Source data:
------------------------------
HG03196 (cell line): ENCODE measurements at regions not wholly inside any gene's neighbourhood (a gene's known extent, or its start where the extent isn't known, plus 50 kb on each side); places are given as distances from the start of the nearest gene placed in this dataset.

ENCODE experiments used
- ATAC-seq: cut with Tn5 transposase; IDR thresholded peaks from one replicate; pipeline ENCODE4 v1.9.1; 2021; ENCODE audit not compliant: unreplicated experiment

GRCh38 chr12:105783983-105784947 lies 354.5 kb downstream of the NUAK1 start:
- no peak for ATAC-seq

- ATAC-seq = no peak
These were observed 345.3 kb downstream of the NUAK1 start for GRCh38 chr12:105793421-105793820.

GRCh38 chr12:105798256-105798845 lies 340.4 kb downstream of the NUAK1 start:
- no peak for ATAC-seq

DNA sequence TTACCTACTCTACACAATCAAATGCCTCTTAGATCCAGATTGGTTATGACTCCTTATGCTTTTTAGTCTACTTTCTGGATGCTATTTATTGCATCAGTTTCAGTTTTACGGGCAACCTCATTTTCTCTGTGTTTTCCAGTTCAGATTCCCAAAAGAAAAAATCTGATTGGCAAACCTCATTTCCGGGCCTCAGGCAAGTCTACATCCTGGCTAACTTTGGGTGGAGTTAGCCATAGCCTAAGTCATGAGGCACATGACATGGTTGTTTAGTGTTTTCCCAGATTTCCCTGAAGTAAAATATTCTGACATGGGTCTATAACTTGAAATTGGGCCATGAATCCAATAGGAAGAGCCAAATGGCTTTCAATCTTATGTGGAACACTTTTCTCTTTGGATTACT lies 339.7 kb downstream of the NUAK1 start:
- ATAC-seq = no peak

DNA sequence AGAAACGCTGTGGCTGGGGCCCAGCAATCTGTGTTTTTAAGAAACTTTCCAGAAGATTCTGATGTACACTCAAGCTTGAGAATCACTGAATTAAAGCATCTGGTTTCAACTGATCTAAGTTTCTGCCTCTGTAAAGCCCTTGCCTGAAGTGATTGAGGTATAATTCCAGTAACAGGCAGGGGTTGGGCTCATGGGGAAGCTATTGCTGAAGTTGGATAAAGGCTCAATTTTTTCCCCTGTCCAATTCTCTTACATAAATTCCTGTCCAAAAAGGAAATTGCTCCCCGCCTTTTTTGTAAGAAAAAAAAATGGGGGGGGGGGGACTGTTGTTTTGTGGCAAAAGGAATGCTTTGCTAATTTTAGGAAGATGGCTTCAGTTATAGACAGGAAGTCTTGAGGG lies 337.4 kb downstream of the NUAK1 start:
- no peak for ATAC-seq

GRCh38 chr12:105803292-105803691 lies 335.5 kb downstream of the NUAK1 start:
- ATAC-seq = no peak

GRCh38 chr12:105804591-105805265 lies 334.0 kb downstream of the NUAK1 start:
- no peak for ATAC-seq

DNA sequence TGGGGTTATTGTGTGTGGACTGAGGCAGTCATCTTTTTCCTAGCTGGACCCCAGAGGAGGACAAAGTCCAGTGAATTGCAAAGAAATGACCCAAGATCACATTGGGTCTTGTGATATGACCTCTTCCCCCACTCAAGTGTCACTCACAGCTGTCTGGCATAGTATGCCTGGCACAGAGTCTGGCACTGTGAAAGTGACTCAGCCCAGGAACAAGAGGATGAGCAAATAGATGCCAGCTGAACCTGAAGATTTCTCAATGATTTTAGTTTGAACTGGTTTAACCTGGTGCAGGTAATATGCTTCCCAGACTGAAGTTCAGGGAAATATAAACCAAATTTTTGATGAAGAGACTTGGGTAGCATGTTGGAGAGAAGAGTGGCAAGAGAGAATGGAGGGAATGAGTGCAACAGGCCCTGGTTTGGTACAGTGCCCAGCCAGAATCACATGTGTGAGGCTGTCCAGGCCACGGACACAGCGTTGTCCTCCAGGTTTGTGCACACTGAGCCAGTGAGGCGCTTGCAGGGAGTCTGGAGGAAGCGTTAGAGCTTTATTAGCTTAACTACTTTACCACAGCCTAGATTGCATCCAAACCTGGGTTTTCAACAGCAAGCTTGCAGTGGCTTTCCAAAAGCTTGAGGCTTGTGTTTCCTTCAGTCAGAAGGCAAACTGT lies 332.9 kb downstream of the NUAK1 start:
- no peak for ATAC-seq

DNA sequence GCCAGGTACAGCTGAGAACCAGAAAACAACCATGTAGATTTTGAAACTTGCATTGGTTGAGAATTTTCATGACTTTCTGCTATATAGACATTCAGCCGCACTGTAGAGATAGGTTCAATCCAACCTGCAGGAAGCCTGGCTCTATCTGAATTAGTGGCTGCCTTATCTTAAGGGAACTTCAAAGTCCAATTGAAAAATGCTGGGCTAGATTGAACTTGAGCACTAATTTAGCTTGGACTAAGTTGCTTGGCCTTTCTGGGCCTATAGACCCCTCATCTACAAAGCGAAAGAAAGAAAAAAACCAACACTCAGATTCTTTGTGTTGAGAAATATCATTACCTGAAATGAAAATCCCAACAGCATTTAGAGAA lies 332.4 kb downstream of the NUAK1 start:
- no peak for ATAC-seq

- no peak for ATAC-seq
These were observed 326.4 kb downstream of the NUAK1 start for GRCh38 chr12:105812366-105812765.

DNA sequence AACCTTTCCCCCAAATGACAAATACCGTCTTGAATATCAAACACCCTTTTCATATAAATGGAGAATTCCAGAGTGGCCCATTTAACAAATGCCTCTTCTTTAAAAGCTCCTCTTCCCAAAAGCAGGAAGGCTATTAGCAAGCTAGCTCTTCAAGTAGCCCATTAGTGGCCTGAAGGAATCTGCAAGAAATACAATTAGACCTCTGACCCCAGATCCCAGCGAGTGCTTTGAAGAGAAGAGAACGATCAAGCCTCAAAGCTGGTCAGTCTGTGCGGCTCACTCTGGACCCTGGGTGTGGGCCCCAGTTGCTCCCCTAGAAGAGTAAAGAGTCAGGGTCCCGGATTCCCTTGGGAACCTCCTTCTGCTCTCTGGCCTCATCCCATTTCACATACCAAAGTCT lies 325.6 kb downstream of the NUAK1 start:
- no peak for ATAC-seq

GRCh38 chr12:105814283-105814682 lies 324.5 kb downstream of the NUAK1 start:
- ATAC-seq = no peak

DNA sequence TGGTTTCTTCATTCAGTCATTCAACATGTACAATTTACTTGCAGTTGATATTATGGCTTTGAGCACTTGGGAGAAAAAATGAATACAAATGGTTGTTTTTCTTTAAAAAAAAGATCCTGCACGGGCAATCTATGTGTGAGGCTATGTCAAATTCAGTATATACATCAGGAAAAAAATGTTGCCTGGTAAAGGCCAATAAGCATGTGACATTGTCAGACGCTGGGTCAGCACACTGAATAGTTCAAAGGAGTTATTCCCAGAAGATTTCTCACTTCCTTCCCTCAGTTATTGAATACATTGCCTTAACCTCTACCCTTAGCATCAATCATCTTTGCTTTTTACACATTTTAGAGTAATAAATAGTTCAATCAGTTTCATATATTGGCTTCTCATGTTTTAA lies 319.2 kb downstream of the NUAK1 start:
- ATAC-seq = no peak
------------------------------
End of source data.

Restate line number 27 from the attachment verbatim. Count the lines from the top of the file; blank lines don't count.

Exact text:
- ATAC-seq = no peak